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Attention Deficit/Hyperactivity Disorder and the Family

  • By: Judith Kendall
  • In: Encyclopedia of Family Health
  • Edited by: Martha Craft-Rosenberg & Shelley-Rae Pehler
  • Subject:Family Health, Family Policy, Family Law

Attention deficit/hyper activity disorder (ADHD) is a neurobiological disorder theorized to be a result of impaired adaptive functioning related to defects in the neurotransmitters (primarily dopamine) in the frontal lobe of the brain that affects executive functioning. Executive functions are best described as a collection of brain processes that are responsible for planning, organizing, inhibiting inappropriate actions, and initiating self-directed actions that are used to self-regulate behaviors, cognitions, and emotions. Executive functions help us inhibit stimulating and interesting activities in favor of doing what needs to be done to adapt to our surroundings and needs.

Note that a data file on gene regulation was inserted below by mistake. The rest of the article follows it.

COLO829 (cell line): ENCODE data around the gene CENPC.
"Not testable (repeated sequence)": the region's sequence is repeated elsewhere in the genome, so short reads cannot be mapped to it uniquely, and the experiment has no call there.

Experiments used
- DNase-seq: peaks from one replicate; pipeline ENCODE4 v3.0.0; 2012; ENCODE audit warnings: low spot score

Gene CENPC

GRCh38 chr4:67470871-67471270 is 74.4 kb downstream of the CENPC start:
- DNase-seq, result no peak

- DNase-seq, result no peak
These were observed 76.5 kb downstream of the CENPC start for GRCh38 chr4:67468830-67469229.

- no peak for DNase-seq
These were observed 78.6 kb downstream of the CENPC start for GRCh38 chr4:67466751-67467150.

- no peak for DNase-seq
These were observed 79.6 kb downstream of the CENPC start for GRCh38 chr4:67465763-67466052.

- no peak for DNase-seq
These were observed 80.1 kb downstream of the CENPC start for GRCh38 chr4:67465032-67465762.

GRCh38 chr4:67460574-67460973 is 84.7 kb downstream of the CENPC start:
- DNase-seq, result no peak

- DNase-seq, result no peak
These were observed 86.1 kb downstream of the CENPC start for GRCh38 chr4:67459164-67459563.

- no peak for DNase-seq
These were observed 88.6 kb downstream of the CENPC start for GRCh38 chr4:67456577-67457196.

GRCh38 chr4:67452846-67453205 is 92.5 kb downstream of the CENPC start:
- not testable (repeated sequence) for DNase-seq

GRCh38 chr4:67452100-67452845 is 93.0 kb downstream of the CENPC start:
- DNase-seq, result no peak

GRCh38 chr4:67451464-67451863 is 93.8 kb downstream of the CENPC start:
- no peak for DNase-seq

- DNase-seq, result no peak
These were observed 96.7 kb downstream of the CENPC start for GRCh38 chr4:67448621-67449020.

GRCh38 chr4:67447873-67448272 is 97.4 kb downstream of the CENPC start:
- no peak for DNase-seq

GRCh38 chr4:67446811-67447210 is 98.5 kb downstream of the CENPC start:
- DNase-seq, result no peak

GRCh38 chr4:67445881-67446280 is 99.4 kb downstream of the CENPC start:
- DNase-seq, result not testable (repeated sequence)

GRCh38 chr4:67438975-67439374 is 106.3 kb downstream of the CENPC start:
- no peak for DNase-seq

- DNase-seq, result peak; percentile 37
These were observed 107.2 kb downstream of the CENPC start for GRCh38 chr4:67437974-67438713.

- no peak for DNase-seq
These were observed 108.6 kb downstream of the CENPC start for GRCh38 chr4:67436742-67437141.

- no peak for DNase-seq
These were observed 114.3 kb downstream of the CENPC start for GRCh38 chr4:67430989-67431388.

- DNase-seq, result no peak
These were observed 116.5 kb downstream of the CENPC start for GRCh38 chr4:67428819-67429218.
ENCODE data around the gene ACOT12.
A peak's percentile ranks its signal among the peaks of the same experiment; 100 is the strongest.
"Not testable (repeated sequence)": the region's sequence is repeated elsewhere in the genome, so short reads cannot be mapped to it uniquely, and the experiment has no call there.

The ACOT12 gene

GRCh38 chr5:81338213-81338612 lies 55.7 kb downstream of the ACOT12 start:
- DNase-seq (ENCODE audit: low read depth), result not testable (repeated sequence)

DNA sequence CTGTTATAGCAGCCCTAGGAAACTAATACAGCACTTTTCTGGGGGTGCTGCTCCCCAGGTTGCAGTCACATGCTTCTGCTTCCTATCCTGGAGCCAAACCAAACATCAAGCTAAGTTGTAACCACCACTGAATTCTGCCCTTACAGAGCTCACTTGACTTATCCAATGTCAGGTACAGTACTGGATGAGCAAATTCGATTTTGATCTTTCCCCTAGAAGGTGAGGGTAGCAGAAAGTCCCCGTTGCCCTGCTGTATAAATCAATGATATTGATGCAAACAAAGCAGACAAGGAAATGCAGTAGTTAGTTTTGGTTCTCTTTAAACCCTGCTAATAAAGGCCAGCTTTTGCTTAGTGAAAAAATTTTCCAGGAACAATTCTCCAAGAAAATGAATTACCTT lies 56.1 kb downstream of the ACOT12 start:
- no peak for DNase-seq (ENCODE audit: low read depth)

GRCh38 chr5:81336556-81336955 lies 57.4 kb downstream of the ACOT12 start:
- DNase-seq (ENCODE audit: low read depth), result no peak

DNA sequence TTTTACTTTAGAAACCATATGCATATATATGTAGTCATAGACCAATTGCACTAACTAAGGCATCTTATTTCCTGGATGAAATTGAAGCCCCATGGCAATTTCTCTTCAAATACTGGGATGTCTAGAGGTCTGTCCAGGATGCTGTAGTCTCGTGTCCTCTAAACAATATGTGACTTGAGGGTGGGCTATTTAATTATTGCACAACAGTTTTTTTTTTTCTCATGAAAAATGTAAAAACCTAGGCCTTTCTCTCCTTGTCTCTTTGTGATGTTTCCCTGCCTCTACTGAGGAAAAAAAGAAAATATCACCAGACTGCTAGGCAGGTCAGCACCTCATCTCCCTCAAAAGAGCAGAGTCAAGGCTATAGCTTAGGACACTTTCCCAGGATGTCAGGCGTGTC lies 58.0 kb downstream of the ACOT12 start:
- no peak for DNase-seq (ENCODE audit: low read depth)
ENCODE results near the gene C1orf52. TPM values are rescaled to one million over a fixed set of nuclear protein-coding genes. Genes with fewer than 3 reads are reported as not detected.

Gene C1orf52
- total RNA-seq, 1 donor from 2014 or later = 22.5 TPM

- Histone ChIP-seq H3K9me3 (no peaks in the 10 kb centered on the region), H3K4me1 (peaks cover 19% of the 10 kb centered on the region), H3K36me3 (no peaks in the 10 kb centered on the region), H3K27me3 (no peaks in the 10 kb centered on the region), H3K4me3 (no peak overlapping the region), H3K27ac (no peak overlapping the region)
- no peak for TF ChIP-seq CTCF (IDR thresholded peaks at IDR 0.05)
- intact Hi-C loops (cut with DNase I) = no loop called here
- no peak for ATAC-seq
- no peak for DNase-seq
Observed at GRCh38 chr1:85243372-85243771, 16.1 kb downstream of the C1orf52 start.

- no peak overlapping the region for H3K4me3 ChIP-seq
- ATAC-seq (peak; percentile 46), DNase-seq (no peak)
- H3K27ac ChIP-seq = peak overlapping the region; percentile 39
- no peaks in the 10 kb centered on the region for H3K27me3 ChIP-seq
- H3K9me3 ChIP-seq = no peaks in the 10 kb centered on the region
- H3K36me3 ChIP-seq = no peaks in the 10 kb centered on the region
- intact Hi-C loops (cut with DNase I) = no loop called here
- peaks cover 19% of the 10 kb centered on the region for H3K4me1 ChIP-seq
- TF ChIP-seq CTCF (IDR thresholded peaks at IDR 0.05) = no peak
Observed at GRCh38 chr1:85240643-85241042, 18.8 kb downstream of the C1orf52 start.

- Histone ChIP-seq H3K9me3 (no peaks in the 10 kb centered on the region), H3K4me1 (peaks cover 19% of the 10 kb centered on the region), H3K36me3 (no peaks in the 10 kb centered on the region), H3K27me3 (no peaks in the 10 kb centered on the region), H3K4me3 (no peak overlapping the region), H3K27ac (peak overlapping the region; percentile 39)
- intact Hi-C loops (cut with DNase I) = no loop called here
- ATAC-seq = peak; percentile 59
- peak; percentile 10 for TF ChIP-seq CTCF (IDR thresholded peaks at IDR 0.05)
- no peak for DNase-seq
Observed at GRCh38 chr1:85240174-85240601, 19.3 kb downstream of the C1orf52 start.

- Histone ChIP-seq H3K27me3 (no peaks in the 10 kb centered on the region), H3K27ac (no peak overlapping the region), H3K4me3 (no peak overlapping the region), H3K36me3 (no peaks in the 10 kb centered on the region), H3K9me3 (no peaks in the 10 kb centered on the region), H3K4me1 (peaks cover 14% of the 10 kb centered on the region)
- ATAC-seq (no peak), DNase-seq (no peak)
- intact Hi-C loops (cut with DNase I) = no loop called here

People with ADHD struggle to inhibit their responses to rewarding stimuli and often cannot initiate self-directed actions, even when the stakes of not doing so are high. Because of this ...

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